Robotic refueling can be kickstarted by the COVID-19 crisis

The COVID-19 crisis has made hygiene at the forecourt more important than ever. Robotic refueling can help people stay isolated and avoid transmitting the virus. For the retailer it can reduce a big drops in sales and be prepared for the future of mobility. Jonas Thor Olsen believes it is time for robotics.

The COVID-19 pandemic has affected the fuel retail industry in several ways, and the industry is facing a demand that previously wasn’t there - hygienic and safe stations. Not only important for private customers, but even more so for essential services in society such as home nurses, ambulances, police cars, postal services, etc.

On the other hand, the crisis has also reported a massive drop of sales. Last week, Jorge de Benito, president of CEEES, reported up to a 99% drop of sales in an interview with PetrolPlaza.

Why? A reasonable answer is that people drive less when they are in quarantine. Another likely answer is that there is a high risk of infection when grabbing a fuel nozzle hundreds of people have used the same day. When using a nozzle, best case scenario, the customer goes directly back into the car and touches the steering wheel. Worst case scenario, the driver pays in the shop, brings out food and eats it with the same hand that held a nozzle minutes ago. Keeping clean hands after using a nozzle is rarely seen and it still holds a risk for the transmission of bacteria and virus.

For essential services like home nurses, who visit elderly citizens in their homes, hygiene is of the utmost importance. They need to stay in a bubble of sterile hygiene that is broken when doing a necessary activity like refueling a car. There is also the risk of getting approached while refueling – someone recognizes the uniform and inquires about the health situation, another person may be upset about their service. A robotic refueling system will keep them isolated and add time to answer calls and emails in a hectic job.

For private citizens, a robotic refueling system would have same effect. There is less chance of transferring bacteria and virus by staying isolated and safe while refueling. All this could be solved by handing out free plastic gloves. However, don’t forget about convenience. Is it convenient to use plastic gloves even if they are free? Gas stations are investing heavily on being convenient but you still need to grab a dirty nozzle to get fuel.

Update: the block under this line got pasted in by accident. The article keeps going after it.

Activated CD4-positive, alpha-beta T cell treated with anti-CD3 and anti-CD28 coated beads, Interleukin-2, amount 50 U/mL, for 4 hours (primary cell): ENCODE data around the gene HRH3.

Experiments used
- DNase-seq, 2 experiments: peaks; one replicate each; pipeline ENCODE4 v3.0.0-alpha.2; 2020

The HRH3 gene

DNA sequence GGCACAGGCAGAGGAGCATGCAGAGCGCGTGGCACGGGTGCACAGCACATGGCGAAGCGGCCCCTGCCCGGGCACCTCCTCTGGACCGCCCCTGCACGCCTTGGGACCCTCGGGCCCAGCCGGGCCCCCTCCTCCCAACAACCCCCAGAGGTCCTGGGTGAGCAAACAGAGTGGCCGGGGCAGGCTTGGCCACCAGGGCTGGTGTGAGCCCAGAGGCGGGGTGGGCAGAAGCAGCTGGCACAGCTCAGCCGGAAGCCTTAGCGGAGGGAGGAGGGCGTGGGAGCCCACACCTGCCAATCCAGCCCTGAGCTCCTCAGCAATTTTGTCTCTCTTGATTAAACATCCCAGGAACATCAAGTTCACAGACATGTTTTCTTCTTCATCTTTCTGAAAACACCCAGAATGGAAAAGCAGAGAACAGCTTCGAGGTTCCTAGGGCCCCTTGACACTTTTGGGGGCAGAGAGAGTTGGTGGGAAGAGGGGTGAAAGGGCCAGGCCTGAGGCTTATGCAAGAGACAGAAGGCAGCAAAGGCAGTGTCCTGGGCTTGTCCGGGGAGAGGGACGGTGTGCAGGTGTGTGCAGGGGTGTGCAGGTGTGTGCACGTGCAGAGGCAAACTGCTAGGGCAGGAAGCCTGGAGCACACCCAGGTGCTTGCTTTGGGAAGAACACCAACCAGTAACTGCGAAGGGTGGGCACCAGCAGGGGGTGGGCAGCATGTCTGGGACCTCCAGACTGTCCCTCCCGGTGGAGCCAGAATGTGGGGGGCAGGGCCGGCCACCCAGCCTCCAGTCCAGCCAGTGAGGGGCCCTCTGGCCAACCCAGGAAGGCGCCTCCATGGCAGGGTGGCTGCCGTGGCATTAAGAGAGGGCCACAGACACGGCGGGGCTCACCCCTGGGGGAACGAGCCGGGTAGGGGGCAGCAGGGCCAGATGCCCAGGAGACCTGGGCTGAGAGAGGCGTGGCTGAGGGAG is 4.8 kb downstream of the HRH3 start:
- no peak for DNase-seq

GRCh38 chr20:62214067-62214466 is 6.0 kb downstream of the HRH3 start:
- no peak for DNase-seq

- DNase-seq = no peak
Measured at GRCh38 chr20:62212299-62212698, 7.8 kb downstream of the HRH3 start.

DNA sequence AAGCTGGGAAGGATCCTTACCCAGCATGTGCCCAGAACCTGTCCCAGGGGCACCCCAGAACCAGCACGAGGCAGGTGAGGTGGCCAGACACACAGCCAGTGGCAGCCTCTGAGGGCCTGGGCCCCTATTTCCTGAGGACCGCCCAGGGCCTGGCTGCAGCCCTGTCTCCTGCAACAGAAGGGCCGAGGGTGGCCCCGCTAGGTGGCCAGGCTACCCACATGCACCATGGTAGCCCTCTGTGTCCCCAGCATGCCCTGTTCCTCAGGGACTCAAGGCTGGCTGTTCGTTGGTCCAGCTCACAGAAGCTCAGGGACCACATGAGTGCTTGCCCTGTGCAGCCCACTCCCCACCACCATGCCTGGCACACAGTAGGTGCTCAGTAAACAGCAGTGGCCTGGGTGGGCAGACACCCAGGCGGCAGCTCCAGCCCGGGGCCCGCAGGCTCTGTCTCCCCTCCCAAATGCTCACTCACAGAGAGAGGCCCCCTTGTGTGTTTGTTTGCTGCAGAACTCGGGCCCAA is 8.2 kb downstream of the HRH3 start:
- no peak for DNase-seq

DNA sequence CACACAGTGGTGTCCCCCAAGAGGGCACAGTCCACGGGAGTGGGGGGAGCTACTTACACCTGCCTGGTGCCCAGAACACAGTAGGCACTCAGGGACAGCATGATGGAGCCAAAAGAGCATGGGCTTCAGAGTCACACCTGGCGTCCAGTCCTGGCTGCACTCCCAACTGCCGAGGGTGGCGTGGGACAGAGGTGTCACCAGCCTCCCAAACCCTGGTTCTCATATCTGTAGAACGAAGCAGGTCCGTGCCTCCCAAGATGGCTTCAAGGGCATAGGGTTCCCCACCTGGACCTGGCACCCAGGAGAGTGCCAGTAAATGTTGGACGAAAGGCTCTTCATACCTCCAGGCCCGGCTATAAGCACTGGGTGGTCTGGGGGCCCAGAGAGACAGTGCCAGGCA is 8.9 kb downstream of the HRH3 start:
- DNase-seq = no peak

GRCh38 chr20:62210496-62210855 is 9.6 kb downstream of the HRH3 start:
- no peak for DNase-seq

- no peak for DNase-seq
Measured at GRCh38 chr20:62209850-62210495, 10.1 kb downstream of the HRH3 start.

Robotic refueling not only helps to solve a problem in the context of the pandemic – it will be relevant from hereinafter. It will be relevant no matter the fuel type. The need for the technology will only grow as we move towards more advanced cars and autonomous vehicles.

Autonomous vehicles would have been a great asset during the pandemic. A new future of mobility is waiting. Urban planning in large cities is advancing, tech companies are moving into the production of cars, and car sharing services are spreading out globally. All with one common goal – autonomous mobility.

And who will refuel those cars? They need energy in some form. Human personal dispensing could be an option, like in the old days. But that would mean humans serving the robots – the basic idea of robotics is the opposite.

Where would the first autonomous vehicles go for refueling? To a gas station that is about to implement robotic refueling? Or to a gas station that has several years of experience of robotic refueling with regular cars? One thing is for certain – free plastic gloves won’t help…

The COVID-19 crisis gives a new argument for the implementation of robotic refueling. Hygiene and safety are on today’s agenda for up to date gas stations. A gas station will not only be prepared for the future of mobility but also for tomorrow by helping key functions of society. After the coronavirus crisis, we will still have home service nurses with the same demand, postal services, police, etc. And we will still see seasonal diseases costing society resources.

It’s time for the retail industry to look at the possibilities of increasing hygiene and personal safety at forecourts. The demand was not there before, but it is now, and it will continue to be after the crisis.

Written by Jonas Thor Olsen, Partner & CEO of Autofuel.

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